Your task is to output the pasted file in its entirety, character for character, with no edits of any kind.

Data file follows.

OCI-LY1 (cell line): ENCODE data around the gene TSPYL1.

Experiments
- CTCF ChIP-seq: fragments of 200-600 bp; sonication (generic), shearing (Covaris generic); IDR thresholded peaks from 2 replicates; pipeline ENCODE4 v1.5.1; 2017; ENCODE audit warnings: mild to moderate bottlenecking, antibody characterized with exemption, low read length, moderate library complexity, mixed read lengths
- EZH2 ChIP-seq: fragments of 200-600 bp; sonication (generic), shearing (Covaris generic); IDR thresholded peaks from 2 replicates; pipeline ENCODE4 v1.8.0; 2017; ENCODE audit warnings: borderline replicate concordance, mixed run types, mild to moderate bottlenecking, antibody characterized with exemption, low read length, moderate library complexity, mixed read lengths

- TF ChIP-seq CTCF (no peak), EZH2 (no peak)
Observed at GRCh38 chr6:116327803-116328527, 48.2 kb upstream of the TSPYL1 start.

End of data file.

OCI-LY1 (cell line): ENCODE data around the gene TSPYL1.

Experiments
- CTCF ChIP-seq: fragments of 200-600 bp; sonication (generic), shearing (Covaris generic); IDR thresholded peaks from 2 replicates; pipeline ENCODE4 v1.5.1; 2017; ENCODE audit warnings: mild to moderate bottlenecking, antibody characterized with exemption, low read length, moderate library complexity, mixed read lengths
- EZH2 ChIP-seq: fragments of 200-600 bp; sonication (generic), shearing (Covaris generic); IDR thresholded peaks from 2 replicates; pipeline ENCODE4 v1.8.0; 2017; ENCODE audit warnings: borderline replicate concordance, mixed run types, mild to moderate bottlenecking, antibody characterized with exemption, low read length, moderate library complexity, mixed read lengths

- TF ChIP-seq CTCF (no peak), EZH2 (no peak)
Observed at GRCh38 chr6:116327803-116328527, 48.2 kb upstream of the TSPYL1 start.